• Monitor your card balances

Weighing in at a hefty 30 percent, credit utilization falls closely behind payment history in importance to your overall score. Credit utilization is the combination of your total amount of debts, and how much is on each account relative to the account credit limit. There's a common belief that you should keep your credit utilization below 30 percent, but that's a misconception. Your score won't fall at 31 percent and it won't automatically increase at 29 percent. 30 percent is not a magic number. A better rule of thumb is the lower the utilization, the better. Consumers with the highest credit scores keep their utilization in the 5 to 10 percent range. You should check your credit card statement regularly to find out what your credit limit is, as it can change without you being notified.

  • Be aware of where you stand financially

A great credit profile and high credit scores start with managing your payments. This means you need to have the money available to make your payments on time. Even though it seems like a hassle, creating a budget is the best way to ensure your financial stability. Figure out your income and expenses, and see what's left over after the basics are accounted for. If you've felt like you can't figure out where all your money goes each month, you should track your expenses for a while. This can be an eye-opening activity and is a good first step toward good credit. Perhaps you didn't realize that your gourmet coffee habit was adding up to over $100 per month. You could start making your coffee at home and apply that extra $100 toward lowering your revolving credit balances.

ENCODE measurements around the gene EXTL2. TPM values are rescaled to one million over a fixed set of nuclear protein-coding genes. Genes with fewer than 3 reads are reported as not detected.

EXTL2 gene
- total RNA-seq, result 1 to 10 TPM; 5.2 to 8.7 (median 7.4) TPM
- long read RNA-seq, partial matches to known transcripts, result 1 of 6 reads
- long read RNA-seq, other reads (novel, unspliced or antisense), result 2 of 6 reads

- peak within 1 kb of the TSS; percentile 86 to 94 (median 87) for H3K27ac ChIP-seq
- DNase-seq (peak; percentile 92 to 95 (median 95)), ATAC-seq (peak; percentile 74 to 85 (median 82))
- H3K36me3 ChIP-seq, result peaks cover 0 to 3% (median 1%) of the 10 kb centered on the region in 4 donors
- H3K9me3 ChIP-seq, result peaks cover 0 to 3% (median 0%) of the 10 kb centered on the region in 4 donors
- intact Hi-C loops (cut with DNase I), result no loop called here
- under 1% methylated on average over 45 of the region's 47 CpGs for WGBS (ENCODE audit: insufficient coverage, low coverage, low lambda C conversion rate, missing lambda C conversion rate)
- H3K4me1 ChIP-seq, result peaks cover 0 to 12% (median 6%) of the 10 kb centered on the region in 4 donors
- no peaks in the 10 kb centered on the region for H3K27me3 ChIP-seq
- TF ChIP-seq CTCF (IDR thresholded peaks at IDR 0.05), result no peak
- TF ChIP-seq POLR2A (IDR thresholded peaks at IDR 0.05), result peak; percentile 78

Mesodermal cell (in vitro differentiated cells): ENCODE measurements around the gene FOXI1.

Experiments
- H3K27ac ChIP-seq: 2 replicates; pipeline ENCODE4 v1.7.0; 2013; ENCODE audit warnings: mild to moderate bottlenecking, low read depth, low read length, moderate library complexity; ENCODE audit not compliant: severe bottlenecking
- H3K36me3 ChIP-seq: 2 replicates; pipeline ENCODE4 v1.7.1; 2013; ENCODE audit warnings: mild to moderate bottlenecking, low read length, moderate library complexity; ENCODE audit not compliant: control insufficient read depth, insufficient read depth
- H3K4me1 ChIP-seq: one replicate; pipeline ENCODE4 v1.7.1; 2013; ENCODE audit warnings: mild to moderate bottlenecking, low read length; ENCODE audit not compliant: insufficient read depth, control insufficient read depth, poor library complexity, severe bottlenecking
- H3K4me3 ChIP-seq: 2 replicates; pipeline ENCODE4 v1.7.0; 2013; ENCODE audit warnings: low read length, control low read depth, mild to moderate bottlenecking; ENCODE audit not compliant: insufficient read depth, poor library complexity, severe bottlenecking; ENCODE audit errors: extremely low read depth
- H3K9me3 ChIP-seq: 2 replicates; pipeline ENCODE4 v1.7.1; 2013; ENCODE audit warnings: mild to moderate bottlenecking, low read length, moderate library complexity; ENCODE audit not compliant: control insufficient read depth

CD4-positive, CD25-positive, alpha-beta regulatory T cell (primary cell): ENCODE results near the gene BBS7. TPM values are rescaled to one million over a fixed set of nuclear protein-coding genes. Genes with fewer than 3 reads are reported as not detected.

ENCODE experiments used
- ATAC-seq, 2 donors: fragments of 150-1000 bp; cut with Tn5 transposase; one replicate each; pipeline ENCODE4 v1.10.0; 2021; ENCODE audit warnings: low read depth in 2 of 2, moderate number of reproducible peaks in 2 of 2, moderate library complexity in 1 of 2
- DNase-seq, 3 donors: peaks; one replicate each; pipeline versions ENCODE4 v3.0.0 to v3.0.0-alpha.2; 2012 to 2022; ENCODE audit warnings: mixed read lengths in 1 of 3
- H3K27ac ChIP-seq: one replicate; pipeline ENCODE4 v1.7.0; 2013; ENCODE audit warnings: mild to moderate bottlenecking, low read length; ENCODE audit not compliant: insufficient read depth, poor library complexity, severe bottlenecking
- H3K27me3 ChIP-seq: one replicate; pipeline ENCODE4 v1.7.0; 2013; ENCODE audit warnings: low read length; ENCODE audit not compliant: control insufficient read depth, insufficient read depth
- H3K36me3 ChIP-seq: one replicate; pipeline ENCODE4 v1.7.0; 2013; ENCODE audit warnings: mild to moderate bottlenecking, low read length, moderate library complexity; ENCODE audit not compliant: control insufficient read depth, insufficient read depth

• Identify your financial goals for 2019

The most important step toward improving your credit profile is to establish clear goals and the plan that will help you achieve those goals. Picture trying to go on a road trip with zero plan in mind for your destination or your route. You could literally wind up anywhere, and you wouldn't be prepared for anything! The simple act of establishing goals and a plan of execution will make it much easier for you to be successful. Whether your goal is to buy a new vehicle, buy a house, or just get a better deal on a new credit card, your credit score will have a big impact on your end result. Use the steps outlined above to help you prosper.

If you have questions about what factors impact your credit score, or about anything related to the home-buying process, fill out the form below, or contact us!